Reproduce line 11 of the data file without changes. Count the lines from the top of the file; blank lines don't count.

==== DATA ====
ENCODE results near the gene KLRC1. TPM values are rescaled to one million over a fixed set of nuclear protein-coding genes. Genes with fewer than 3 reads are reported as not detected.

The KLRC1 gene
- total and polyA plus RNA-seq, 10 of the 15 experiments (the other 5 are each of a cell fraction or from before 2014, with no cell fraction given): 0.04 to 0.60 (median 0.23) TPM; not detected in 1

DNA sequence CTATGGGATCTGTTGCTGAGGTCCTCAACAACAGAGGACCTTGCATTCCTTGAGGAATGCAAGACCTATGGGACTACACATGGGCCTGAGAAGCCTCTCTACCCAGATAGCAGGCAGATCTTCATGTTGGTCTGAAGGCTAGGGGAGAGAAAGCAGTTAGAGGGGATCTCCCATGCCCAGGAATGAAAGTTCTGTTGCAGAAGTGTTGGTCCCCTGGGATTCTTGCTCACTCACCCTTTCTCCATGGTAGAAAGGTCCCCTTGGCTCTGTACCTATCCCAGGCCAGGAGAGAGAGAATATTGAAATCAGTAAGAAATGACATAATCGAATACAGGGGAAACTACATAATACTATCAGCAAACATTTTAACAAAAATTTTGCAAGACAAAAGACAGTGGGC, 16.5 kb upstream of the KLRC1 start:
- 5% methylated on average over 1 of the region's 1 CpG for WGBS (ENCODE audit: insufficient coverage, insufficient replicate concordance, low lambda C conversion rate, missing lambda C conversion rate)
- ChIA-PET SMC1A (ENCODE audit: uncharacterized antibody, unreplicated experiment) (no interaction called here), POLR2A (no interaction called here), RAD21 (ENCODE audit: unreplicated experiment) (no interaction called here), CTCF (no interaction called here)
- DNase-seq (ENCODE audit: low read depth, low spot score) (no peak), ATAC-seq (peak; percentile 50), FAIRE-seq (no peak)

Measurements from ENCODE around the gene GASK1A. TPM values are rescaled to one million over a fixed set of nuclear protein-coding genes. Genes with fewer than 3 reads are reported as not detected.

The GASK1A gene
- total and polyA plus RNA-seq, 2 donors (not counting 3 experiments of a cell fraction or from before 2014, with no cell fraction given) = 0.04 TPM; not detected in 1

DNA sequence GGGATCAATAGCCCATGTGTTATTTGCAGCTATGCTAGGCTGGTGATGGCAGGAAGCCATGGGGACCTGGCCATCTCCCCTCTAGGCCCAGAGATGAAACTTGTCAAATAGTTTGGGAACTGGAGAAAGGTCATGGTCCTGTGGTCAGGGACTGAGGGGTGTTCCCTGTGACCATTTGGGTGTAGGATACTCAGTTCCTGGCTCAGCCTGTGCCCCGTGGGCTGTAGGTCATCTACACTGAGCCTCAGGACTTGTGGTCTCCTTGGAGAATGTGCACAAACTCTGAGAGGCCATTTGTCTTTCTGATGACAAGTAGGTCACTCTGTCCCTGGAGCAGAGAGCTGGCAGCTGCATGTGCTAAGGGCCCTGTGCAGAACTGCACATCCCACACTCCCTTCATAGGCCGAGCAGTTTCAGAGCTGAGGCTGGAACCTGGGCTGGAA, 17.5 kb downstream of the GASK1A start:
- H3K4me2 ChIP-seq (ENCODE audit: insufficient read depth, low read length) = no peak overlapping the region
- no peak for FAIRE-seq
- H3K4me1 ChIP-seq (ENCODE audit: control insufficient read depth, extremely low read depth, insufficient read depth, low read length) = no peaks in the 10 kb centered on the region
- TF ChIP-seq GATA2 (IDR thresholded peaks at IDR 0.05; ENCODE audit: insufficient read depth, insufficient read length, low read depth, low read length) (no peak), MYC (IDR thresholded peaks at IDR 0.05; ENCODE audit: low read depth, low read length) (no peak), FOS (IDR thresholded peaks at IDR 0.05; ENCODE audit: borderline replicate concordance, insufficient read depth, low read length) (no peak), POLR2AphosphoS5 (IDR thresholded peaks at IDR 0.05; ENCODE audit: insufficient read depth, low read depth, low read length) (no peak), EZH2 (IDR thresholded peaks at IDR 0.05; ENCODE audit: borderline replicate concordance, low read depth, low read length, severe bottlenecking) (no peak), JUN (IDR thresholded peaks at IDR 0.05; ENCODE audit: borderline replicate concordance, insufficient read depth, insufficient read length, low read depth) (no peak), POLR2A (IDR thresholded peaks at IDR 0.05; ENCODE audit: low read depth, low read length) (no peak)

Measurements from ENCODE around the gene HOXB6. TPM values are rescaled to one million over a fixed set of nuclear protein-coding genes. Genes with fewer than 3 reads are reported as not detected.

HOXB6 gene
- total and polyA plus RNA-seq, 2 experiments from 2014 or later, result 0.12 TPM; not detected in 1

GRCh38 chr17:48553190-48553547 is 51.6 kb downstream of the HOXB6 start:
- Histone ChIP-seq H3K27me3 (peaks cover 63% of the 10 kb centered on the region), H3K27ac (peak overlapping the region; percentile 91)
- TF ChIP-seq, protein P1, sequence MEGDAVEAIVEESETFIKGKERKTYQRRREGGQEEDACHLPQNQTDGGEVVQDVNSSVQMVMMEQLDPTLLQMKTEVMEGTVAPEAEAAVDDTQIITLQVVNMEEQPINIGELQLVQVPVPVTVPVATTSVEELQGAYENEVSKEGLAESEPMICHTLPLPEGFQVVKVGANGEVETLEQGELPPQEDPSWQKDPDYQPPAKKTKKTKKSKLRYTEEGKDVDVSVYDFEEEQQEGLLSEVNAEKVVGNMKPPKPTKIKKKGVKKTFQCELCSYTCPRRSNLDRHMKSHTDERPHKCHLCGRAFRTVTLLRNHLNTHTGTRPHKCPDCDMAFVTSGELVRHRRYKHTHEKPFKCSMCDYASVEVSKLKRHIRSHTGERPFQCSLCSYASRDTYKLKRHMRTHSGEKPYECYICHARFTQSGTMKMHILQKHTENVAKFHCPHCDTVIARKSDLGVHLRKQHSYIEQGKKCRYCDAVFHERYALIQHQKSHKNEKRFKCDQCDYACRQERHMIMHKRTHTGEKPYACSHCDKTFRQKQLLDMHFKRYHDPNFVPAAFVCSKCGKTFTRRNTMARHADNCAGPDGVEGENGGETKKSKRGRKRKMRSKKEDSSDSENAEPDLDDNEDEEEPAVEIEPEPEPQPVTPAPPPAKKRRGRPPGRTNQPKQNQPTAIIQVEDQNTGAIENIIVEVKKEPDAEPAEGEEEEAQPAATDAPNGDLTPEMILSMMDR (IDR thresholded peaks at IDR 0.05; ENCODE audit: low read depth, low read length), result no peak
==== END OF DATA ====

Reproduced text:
DNA sequence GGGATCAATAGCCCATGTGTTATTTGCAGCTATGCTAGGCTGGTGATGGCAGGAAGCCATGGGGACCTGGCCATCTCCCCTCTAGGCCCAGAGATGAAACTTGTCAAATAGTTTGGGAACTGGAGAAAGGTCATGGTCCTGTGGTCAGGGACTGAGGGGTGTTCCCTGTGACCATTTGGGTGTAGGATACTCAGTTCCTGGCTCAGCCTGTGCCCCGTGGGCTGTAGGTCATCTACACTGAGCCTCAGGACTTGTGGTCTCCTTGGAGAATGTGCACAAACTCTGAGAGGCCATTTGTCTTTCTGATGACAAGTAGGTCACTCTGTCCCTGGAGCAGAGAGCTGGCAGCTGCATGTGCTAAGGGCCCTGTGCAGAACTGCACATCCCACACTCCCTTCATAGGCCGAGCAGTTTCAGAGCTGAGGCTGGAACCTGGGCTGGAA, 17.5 kb downstream of the GASK1A start: